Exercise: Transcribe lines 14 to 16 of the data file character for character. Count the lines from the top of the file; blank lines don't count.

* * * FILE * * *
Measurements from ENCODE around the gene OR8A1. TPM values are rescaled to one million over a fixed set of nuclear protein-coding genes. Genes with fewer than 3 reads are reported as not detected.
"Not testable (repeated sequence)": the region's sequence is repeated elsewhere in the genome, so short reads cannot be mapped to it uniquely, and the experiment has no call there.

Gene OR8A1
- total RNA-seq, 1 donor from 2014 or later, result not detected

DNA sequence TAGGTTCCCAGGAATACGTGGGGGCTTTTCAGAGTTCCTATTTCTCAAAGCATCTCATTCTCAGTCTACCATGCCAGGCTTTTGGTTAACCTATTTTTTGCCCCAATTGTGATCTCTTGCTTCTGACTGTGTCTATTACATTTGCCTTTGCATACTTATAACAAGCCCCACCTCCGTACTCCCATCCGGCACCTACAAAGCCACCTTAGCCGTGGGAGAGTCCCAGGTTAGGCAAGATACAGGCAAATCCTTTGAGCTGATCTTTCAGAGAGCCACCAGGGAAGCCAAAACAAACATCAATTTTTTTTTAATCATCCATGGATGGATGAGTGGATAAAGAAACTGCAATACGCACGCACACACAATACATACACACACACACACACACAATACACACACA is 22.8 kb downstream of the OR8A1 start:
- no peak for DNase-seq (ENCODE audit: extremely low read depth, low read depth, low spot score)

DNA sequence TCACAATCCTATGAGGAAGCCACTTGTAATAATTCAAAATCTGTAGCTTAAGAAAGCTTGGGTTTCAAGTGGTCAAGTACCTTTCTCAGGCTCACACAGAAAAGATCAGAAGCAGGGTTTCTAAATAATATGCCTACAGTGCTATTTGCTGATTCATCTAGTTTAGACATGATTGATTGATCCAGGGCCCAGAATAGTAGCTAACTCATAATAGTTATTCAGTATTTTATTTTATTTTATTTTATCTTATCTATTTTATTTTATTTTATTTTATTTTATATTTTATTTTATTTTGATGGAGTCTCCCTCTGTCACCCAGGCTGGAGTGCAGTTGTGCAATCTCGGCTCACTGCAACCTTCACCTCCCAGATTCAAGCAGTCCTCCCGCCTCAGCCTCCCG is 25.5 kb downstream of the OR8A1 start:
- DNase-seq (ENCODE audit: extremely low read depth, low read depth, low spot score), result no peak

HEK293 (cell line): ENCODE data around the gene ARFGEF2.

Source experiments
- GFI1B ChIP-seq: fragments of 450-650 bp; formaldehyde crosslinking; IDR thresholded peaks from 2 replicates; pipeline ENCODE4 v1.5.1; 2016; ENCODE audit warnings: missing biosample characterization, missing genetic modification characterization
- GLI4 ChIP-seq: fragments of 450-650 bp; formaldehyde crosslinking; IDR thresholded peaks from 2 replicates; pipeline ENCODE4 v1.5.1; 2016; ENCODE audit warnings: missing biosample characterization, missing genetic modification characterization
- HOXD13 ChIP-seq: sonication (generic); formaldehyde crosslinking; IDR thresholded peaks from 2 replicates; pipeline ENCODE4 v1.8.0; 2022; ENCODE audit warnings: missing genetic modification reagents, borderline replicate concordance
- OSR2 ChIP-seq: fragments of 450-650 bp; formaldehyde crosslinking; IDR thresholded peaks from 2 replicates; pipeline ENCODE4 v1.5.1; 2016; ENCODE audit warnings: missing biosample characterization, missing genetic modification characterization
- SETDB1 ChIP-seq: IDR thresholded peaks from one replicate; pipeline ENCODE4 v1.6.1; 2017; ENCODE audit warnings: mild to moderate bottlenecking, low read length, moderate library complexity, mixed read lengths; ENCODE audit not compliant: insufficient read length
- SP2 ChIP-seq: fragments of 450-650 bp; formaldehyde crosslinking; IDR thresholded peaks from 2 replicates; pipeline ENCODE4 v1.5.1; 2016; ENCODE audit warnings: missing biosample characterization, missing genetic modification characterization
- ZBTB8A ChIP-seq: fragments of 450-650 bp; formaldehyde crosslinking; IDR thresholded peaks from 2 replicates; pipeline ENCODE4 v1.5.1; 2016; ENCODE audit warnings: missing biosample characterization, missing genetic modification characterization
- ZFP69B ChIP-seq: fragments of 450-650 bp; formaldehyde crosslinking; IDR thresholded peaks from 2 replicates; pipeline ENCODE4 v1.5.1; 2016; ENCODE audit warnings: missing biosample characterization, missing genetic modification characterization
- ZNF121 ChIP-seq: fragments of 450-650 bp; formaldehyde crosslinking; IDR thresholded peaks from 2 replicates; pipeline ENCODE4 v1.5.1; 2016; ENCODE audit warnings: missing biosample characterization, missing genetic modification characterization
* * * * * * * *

- OSR2 ChIP-seq: fragments of 450-650 bp; formaldehyde crosslinking; IDR thresholded peaks from 2 replicates; pipeline ENCODE4 v1.5.1; 2016; ENCODE audit warnings: missing biosample characterization, missing genetic modification characterization
- SETDB1 ChIP-seq: IDR thresholded peaks from one replicate; pipeline ENCODE4 v1.6.1; 2017; ENCODE audit warnings: mild to moderate bottlenecking, low read length, moderate library complexity, mixed read lengths; ENCODE audit not compliant: insufficient read length
- SP2 ChIP-seq: fragments of 450-650 bp; formaldehyde crosslinking; IDR thresholded peaks from 2 replicates; pipeline ENCODE4 v1.5.1; 2016; ENCODE audit warnings: missing biosample characterization, missing genetic modification characterization